In connection with IAS, management measures in forests are indispensable (Medvecká et al., 2018). Previous studies have shown that a deeper understanding of the driving factors for forest regeneration is needed to assess the impact of IAS in silvicultural scenarios and to improve the silvicultural planning (Montoro Girona et al., 2017; Montoro Girona et al., 2019). Worldwide novel approaches for silvicultural treatments in alternative to clear-cutting have been recently investigated in response to sustainable forest management (Montoro Girona et al., 2016). An adapted management of canopy cover and tree density can be applied to regulate inter-species competition and locally reduce unfavored IAS while promoting native species (Sitzia et al., 2016). Therefore, partial cutting regimes such as shelterwood, selective cutting or seed-tree treatments seem to ensure regeneration and limit the risk of competition with IAS (Montoro Girona et al., 2018).
Furthermore, it is important that a rethinking of forest management takes place. Many IAS would actually have no chance to establish themselves in forests due to their plant sociological characteristics (Abts, 2004) and the implementation of appropriate silvicultural systems would prevent their spread (Sitzia et al., 2016). That they are able to take hold and spread anyway is frequently owed to the destruction of natural biotopes and the disturbance of natural ecosystem dynamics offering a plant-sociological advantage to the IAS (Abts, 2004; Martin et al., 2009; Kowarik, 2010). In forests, forest roads and wood storage areas in particular represent potential settlement areas for IAS (Becker et al., 2005; Haseke and Remschak, 2010).
Conclusion and Future Research
Alien plant invasions impact forest regeneration directly and indirectly. The 48 studies included in our synthesis discuss a total of 53 invasive alien plant species existing in European temperate forests. We identified five impact mechanisms through which alien plant species affect the regeneration success of native tree species: competition, chemical impacts, physical impacts, structural impacts, and indirect impacts through interaction with other species. Among these impact mechanisms, competition is by far the best-analyzed. Our synthesis shows that physical and chemical impacts as well as changes in soil properties can have significant effects on native species composition and thus on natural regeneration. Further species-specific studies would be very useful in this context to attain a better understanding of ecosystem processes, but also of the influence of forest management purposes. In general, more research is needed to achieve a better understanding of the effects of forest management measures.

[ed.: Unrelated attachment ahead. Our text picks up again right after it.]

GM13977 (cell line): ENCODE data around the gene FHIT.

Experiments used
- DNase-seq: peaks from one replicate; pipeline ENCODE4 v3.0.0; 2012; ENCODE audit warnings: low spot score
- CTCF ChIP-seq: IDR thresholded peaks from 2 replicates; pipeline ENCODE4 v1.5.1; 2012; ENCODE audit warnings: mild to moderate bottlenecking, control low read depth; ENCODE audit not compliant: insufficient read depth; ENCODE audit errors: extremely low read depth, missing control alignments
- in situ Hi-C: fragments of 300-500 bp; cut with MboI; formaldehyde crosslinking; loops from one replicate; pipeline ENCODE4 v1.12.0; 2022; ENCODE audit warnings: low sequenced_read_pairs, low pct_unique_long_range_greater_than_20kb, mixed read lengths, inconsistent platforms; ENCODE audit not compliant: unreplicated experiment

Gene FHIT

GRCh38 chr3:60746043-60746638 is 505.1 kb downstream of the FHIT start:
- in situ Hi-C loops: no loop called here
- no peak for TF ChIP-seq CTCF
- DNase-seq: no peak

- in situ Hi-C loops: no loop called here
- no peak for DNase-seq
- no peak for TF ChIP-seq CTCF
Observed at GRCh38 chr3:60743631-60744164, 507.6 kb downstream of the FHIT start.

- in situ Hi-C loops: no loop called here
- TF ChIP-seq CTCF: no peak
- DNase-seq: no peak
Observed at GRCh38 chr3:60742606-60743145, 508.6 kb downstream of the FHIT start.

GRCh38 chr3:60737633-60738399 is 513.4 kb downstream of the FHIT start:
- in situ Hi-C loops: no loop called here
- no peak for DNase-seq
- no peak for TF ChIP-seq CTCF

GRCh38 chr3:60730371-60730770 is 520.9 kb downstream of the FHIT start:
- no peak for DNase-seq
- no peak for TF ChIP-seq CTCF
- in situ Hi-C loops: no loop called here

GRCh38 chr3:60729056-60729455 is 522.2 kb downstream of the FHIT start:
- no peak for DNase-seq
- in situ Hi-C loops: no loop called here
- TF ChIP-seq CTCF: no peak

Almost no information on the actual effectiveness of management measures is provided in the studies, and we therefore conclude that science and practical forest management need to be linked better and more closely. Long-term experiments developed together with forest managers and owners may help to improve the translation of research results into practice. The review results also show that we lack species-specific experiment designs to investigate the effects of impact mechanisms or management measures in detail.
Knowledge on the possible impacts of alien species is crucial for decision-making processes. For example, forest managers may ask whether natural regeneration is less likely to succeed without further investments into eradication measures when alien plants such as Impatiens glandulifera occur on their managed sites. Invasive plants species are increasingly representing a problem in terms of management of the regeneration of native tree species. In the context of climate change and the expected increase in disturbances in forest canopies, studies on demographic traits and gap dynamics will become more important in order to identify the early stages of biological invasions by species following the “sit and wait” strategy. Oftentimes, the spread of IAS is promoted by the destruction of natural biotopes resulting in plant-sociological disadvantages for the regeneration of native trees.